Sub-par juries 'devalue' justice

23:24, Aug 25 2012
Ewen Macdonald

Juries of the unemployed and retired are "devaluing" the system and leading the public to believe not-guilty verdicts like those in the Ewen Macdonald case are wrong, a prominent barrister says.

More than 56 per cent of Kiwis summonsed for jury duty in the last financial year excused or deferred themselves from service, Ministry of Justice figures show.

In Canterbury, the figure is worse, with two-thirds of those summonsed being excused.

The figures, obtained under the Official Information Act, have "alarmed" lawyers and prompted the Law Society to suggest it might be time for a government review of the opt-out process.

Christchurch barrister Simon Shamy said it was “common knowledge” professional people were excusing themselves from jury service, especially lengthy trials, because of work commitments.

That altered the representative nature of the jury, and left the unemployed and retired to fill the gaps. And if the public believed juries were made up of beneficiaries and superannuitants, the verdicts they reached would not be considered to "have the same standing as a decision made by a panel of 12 professionals”, he said.


"Every high-profile case you see these days, particularly when there is an acquittal, there's always a whole lot of commentary about how the jury got it wrong.

"People are not respecting jury verdicts as much as they used to, because jurors are not seen as being smart people."

After last month's high-profile not-guilty verdict of Macdonald, there was widespread public opinion the “jury got it wrong”, Shamy said. "People were asking how could they possibly have found him not guilty?" In the days after the trial, a survey was conducted by market research company UMR that found almost half of the 750 Kiwi respondents believed Macdonald was guilty.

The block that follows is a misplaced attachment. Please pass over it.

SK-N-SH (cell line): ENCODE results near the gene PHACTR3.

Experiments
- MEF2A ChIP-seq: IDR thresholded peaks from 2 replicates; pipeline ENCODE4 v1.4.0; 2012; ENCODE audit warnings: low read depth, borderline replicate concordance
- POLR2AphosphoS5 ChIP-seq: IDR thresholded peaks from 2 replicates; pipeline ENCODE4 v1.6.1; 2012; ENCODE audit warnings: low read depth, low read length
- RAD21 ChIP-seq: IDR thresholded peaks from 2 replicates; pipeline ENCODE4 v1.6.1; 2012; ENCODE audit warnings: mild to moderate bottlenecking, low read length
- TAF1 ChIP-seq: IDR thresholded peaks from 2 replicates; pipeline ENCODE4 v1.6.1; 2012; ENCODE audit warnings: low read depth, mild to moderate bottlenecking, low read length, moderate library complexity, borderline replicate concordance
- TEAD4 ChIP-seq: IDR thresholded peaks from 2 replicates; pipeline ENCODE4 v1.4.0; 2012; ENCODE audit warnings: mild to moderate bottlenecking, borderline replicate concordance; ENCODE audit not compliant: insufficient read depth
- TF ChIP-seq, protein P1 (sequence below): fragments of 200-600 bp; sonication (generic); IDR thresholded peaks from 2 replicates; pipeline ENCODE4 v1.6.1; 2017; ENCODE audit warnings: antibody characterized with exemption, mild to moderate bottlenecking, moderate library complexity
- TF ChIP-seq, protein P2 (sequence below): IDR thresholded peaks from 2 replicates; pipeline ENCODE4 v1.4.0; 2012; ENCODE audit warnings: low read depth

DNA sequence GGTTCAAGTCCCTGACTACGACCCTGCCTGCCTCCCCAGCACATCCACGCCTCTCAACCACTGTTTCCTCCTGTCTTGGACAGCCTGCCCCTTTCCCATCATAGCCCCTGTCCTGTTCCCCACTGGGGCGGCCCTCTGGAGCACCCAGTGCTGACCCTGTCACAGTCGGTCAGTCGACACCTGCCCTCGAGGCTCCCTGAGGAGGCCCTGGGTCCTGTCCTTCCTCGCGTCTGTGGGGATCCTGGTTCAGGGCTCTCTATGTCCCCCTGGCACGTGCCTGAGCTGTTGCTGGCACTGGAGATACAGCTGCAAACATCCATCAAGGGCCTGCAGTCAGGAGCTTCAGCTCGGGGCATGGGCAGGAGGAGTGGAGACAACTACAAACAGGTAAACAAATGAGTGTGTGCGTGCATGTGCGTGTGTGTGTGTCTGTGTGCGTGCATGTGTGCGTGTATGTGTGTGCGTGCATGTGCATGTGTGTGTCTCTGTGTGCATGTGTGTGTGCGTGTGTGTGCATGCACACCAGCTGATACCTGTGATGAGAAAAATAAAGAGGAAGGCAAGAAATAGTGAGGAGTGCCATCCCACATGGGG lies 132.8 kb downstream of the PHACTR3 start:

But Shamy did not agree with the public perception, and said he still had faith in the jury system, despite its weaknesses. “People need to be educated to see this not as a chore, but as a privilege that the Government and court had called on you to make a decision.”

He also thought the remuneration system needed to be adjusted to ensure workers were not losing money.

Of the 220,363 Kiwis summonsed for jury duty in the past financial year, 124,635 either excused or deferred themselves from service, the majority doing so for work-related reasons. Other reasons included health, family commitments, personal circumstance and religious beliefs.

Nigel Hampton, QC, said the “alarming” number of excusals was "devaluing" the system. In the past few decades, he believed there had been a “concerning growth” towards the unemployed and retired making up juries, which meant the system could be "distorted".

With nearly 50 years' legal experience, he said there were many factors to blame, including the possibility opt-out excuses were too readily accepted.

Law Society spokesman Jonathan Krebs said the “surprisingly high” excusal figures raised concerns. He would have estimated the number of excusals to be 10-55 per cent. “It might be time for us, or the Government, to look at the rules surrounding the circumstances on which you can be excused."

An inquiry into whether there was genuine consideration of a juror's application for excusal, or if it was being "rubber stamped", would be welcomed by the society. “The majority appear to be excused for business or work-related reasons, a sector it would probably be useful to have included,” he said.

“Whether it has an effect on the process of getting to the result is difficult to say, but with those sort of figures, clearly juries are not as representative of our society as we would like them to be.”

Sunday Star Times